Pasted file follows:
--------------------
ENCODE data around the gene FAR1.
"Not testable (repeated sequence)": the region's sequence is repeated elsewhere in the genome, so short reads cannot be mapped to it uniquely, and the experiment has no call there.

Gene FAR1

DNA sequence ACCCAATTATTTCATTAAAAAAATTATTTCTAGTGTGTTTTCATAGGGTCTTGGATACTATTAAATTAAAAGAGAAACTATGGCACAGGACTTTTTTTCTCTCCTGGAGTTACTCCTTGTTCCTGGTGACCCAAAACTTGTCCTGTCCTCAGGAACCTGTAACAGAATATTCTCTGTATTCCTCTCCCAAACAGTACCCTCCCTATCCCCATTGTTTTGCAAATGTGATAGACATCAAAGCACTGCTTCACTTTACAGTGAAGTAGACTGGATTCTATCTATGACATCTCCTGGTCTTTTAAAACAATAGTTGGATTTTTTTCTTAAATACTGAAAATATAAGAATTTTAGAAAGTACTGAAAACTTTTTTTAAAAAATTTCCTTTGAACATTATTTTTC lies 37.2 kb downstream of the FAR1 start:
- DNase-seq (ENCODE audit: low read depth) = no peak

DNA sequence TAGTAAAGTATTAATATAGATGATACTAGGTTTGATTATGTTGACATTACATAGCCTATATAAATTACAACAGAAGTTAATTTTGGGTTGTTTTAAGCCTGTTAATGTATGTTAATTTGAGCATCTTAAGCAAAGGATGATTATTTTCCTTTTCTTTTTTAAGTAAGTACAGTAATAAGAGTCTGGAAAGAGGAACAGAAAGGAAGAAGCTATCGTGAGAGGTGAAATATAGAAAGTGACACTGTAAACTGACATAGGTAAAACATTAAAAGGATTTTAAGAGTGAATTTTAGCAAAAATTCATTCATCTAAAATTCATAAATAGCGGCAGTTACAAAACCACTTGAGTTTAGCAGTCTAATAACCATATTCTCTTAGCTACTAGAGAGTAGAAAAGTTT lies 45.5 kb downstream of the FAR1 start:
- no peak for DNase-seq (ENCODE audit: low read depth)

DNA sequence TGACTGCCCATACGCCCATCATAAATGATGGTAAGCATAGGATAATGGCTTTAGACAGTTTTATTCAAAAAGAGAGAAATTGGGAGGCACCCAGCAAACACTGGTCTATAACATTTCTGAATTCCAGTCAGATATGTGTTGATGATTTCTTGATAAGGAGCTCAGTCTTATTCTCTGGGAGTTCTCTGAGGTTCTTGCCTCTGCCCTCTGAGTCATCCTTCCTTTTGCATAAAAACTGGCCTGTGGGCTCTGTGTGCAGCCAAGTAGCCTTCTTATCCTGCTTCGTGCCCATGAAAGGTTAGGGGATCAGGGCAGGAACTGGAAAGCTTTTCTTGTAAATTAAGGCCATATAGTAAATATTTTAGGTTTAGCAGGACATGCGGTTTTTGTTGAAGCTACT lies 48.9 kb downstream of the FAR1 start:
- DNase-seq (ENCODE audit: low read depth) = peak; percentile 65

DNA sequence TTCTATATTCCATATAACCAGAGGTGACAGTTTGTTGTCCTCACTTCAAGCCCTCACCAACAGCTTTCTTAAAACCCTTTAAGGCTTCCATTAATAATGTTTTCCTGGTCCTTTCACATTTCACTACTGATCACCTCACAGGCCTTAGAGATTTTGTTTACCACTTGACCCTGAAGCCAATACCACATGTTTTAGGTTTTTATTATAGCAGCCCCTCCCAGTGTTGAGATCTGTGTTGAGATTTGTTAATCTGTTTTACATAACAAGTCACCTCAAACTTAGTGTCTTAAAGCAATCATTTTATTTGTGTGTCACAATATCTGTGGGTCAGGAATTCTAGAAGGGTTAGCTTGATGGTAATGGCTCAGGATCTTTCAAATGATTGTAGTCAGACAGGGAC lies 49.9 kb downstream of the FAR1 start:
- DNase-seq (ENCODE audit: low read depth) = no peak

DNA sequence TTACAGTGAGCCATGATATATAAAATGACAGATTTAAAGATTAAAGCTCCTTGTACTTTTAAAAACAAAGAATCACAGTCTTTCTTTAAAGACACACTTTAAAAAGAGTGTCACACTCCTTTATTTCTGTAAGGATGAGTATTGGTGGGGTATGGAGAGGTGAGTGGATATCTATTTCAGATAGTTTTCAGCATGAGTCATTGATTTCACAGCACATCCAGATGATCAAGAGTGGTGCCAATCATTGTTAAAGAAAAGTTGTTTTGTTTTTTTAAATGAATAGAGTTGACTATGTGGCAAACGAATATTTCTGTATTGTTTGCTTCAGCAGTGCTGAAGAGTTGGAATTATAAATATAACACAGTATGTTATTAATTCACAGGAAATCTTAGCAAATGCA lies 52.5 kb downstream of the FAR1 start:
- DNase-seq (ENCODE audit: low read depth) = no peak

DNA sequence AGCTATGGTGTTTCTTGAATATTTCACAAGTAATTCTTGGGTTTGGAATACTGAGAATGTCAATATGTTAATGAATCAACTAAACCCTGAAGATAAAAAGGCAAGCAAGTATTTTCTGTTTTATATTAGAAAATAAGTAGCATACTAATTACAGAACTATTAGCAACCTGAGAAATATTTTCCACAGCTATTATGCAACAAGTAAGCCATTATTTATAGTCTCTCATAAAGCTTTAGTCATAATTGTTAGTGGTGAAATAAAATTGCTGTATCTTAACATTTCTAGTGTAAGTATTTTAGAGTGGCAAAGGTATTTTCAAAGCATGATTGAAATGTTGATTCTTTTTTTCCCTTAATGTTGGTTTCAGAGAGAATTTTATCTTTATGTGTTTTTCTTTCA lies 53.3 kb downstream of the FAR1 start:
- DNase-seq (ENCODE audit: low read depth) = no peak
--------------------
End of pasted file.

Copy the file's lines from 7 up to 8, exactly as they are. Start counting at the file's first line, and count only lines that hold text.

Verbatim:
- no peak for DNase-seq (ENCODE audit: low read depth)

DNA sequence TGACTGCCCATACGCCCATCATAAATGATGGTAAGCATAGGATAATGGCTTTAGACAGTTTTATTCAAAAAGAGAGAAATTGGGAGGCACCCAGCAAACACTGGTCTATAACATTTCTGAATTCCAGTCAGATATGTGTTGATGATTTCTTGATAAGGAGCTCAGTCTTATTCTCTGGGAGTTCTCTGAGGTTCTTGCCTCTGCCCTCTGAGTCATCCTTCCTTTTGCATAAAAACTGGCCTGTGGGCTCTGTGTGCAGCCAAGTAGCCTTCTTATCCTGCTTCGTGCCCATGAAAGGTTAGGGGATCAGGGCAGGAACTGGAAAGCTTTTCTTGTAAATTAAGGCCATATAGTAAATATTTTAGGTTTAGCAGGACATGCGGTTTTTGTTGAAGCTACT lies 48.9 kb downstream of the FAR1 start: